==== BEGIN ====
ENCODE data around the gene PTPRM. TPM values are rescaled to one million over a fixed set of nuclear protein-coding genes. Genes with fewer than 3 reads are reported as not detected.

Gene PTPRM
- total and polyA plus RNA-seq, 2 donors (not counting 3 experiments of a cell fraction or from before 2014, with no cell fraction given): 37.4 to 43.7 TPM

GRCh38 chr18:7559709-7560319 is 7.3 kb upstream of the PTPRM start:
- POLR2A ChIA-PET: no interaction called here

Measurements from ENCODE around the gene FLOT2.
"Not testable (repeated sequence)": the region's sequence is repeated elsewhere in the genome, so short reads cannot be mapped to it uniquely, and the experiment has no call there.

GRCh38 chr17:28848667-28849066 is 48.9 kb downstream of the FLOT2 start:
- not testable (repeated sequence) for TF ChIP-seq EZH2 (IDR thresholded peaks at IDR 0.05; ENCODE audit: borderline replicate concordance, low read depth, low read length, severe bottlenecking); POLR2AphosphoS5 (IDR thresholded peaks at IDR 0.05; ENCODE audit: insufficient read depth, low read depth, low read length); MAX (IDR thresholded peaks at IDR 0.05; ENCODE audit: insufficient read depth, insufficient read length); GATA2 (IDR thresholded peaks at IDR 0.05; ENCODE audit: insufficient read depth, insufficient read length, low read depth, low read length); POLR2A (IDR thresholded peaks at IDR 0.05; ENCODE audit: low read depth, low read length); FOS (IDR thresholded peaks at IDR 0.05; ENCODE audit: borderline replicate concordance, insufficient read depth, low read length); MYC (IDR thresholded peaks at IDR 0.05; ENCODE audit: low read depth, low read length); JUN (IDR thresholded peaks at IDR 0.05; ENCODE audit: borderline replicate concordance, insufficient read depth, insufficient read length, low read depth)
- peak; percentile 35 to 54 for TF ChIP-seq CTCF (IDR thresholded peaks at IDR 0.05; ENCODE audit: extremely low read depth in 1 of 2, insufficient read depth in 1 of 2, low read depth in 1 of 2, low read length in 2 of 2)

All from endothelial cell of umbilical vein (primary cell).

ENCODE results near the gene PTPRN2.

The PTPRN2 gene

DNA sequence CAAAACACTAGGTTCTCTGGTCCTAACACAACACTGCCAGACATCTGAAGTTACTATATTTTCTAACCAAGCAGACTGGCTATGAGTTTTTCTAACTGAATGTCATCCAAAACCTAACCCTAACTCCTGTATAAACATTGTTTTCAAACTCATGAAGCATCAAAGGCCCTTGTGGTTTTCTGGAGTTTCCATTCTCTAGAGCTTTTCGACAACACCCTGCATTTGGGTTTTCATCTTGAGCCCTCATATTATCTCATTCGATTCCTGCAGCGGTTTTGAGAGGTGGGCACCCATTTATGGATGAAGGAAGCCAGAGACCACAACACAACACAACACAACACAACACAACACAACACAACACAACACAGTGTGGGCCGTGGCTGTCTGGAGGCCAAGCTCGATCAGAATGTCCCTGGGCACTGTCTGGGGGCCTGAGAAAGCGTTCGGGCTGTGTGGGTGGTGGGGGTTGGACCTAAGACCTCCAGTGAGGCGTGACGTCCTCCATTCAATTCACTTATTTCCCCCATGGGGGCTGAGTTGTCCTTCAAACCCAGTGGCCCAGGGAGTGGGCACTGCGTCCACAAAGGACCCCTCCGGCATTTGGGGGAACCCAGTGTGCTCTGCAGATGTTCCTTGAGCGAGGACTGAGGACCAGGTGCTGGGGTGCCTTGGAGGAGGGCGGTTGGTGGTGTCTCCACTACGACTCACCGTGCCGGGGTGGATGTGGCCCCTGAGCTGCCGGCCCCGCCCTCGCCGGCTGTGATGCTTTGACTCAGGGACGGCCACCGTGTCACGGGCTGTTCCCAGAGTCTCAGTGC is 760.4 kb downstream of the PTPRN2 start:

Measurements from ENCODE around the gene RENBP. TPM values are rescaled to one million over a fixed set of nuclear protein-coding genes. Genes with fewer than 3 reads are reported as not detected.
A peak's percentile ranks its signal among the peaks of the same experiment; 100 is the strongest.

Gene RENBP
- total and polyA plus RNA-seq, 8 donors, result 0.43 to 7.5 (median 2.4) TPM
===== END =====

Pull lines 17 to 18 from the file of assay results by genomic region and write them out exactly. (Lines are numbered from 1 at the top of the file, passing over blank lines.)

Gene RENBP
- total and polyA plus RNA-seq, 8 donors, result 0.43 to 7.5 (median 2.4) TPM